Prigozhin’s personal background had to be ignored so that it was possible to imagine oneself at his side. His Wikipedia page was, at every moment, there available for the online westerner’s reading pleasure. But reading it—or taking it seriously—would ruin the fun. This felt like history, and these days history is such an infrequent visitor that it feels like a missed opportunity if you turn it away.


Deep down, the online westerner pines for revolution in Russia in part because we no longer believe in our own system. Yet, at the same time, we cannot imagine another political system that would be worth dying for. Our faith in the capacity of human beings to build better societies has been ground down by the experience of failed revolutions. So, a revolution in Russia gives us what we want in a double sense—it allows us to have the revolution we can no longer have for ourselves, and it reinforces the sense that the western system is inevitable, that all other systems eventually succumb to it. If our system is inevitable, it doesn’t matter how many legitimate criticisms we may have of it—we have to tolerate it. Any alternative we might cook up must immediately be likened to the phantoms of the past—the Soviet Union or the Third Reich—and thrown in thetrash can of history. But we are allowed to enjoy the fall of alternative political systems, to enjoy the process of political and economic homogenization as it unfolds.


What will happen if we get what we say we want, and all the countries of the world become liberal capitalist democracies? Who will have the revolutions for us? Who will let us imagine that history might yet come to someone’s dinner table again, if not to ours? In this period where our system seems inevitable but is not yet truly universal, the dying alternatives delay our confrontation with the reality that our own system prevails only because it is the most competitive. The rich liberal capitalist democracies endure because they have the most competitive militaries, the most productive workers with the greatest propensity to consume. They don’t prevail because they are happy societies full of mentally healthy people.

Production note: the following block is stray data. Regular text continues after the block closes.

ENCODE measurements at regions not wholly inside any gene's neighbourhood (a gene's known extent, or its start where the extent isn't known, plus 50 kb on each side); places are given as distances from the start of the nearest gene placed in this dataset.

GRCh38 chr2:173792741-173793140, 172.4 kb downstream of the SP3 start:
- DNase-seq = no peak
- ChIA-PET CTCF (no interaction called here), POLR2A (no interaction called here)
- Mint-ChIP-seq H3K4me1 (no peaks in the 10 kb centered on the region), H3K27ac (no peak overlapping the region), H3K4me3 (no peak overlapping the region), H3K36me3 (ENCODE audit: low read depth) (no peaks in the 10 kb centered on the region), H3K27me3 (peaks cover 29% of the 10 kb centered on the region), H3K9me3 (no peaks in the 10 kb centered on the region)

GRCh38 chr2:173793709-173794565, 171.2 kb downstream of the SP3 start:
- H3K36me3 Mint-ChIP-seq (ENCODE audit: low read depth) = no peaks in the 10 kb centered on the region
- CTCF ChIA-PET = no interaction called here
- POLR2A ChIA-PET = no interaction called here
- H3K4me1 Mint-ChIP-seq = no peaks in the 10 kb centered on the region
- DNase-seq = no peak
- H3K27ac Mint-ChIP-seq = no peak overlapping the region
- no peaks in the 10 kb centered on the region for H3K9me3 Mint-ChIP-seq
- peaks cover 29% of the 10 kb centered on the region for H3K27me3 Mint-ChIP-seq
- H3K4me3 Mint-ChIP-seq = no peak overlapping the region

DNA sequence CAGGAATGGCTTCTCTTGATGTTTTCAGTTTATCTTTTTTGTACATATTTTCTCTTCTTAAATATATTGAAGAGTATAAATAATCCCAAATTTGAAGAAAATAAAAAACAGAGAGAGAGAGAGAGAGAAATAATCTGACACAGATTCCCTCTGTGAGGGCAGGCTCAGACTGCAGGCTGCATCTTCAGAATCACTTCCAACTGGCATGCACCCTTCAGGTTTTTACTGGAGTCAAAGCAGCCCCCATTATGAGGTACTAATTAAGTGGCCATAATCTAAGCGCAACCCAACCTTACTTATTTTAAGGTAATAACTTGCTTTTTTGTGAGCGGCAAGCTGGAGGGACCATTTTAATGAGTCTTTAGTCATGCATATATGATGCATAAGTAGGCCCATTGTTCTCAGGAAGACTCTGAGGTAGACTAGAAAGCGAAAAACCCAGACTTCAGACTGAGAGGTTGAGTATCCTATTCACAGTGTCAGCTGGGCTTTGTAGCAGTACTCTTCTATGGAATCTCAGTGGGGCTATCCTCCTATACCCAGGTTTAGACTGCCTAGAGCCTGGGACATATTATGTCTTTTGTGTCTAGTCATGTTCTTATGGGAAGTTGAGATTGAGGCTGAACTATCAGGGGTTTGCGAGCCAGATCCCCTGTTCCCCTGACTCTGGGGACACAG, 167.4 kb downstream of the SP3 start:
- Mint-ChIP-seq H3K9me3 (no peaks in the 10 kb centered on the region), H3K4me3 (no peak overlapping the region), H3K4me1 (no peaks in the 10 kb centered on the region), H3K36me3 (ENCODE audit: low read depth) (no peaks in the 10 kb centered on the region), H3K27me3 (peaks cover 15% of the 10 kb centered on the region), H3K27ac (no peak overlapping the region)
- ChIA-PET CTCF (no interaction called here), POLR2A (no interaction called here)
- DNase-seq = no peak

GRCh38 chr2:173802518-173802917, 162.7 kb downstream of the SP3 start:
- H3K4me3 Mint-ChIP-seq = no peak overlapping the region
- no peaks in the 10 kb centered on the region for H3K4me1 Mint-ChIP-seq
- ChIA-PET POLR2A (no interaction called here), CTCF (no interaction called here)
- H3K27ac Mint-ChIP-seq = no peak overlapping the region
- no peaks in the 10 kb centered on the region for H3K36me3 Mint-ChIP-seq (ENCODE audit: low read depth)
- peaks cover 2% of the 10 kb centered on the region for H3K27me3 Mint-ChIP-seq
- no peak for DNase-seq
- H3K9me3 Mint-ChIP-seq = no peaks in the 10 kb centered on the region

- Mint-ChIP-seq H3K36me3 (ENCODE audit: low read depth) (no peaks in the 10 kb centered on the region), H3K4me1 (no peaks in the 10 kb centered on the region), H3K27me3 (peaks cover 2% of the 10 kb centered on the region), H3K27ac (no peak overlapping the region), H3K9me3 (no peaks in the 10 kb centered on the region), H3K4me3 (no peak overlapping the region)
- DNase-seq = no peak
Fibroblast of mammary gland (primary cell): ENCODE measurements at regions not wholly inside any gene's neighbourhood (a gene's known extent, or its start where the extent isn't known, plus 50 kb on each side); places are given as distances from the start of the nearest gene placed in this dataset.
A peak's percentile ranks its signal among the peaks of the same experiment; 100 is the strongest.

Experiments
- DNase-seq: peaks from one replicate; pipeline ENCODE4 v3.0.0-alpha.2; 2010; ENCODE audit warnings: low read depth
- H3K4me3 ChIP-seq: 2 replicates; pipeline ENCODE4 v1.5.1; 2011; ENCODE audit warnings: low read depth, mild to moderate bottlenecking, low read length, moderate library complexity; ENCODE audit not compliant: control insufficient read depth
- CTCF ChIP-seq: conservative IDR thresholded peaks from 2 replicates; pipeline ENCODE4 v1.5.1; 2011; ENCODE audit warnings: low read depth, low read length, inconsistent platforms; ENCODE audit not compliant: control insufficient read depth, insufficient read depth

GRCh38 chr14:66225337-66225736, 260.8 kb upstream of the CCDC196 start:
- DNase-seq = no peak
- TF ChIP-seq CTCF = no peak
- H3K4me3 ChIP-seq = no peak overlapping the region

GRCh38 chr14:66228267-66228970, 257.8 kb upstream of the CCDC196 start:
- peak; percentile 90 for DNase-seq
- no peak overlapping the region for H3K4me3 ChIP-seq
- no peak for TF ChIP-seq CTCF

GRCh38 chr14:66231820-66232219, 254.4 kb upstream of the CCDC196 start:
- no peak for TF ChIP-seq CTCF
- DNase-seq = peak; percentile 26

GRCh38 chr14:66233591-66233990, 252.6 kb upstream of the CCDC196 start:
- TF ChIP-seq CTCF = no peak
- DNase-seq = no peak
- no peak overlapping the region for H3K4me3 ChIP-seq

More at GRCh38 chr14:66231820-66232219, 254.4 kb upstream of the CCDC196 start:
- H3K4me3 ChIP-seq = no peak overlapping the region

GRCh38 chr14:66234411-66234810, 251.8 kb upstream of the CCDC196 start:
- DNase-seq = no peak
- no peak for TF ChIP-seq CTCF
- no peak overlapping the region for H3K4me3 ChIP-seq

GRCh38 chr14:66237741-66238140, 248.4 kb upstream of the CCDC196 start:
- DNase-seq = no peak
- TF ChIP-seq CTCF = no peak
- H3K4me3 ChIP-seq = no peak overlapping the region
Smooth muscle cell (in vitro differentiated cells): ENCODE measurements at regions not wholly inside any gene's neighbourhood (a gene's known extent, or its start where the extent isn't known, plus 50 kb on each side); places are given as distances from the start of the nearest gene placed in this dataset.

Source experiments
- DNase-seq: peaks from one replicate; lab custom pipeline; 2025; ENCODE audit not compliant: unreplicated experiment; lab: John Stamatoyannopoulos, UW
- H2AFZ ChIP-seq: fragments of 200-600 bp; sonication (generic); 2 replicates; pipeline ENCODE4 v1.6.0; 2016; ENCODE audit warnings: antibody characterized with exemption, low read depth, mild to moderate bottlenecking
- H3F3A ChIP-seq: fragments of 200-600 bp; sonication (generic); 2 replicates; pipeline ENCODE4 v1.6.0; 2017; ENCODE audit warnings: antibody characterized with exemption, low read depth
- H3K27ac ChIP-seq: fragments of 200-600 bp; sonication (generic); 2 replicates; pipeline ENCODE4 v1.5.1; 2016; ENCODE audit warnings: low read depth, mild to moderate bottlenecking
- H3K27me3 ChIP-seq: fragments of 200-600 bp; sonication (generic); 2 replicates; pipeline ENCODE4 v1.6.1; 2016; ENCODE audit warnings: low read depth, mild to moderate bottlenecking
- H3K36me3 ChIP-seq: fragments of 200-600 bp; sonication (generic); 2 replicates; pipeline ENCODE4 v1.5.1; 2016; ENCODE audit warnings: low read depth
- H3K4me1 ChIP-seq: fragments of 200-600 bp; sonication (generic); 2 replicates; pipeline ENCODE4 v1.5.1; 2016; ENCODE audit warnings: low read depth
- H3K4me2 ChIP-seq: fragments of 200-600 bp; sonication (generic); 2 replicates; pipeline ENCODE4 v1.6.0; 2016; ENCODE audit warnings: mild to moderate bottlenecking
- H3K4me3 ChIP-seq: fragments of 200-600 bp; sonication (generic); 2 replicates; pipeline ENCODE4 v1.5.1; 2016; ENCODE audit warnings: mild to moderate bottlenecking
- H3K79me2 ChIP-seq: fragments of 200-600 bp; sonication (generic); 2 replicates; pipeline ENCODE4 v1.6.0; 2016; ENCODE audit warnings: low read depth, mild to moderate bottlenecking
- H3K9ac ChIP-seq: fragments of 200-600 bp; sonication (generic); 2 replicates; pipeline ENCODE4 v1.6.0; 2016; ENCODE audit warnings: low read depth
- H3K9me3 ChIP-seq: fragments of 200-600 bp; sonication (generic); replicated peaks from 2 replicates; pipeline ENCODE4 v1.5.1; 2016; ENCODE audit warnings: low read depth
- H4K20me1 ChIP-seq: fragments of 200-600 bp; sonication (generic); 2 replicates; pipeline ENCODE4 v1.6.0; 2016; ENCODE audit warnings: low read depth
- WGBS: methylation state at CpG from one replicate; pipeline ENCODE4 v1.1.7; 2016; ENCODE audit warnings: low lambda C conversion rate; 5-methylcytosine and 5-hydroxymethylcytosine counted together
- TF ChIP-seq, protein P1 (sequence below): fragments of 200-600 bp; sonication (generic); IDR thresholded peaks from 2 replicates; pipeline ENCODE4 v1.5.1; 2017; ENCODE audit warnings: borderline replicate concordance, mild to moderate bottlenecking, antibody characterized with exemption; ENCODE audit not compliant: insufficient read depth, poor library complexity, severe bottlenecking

On the contrary, people like Putin consistently underestimate the western states precisely because these states are so visibly miserable. Our states can no longer raise enough tax revenue to adequately fund our public services. Increasingly our people struggle to secure the basics. Housing, healthcare, and education grow ever more expensive, even though you can now buy a 4k television at Costco for a clean $300. The jobs we do feel so pointless that we would gladly root for artificial intelligence to rid us of them, were these jobs not our only means of paying rent. We increasingly scream at one another about every cultural issue under the sun rather than deal directly with any of our economic problems, because deep down we know we can’t use capitalist democracy to make our lives better. In Russia, this level of visible misery would have to come alongside revolution. It astounds the Russians that our system can just go on like this. And yet, it can and does, in part because of their example. They are the rotting corpse of the Soviet Union, and we do not want to end up like them. We’d just like to watch their revolution on Twitter.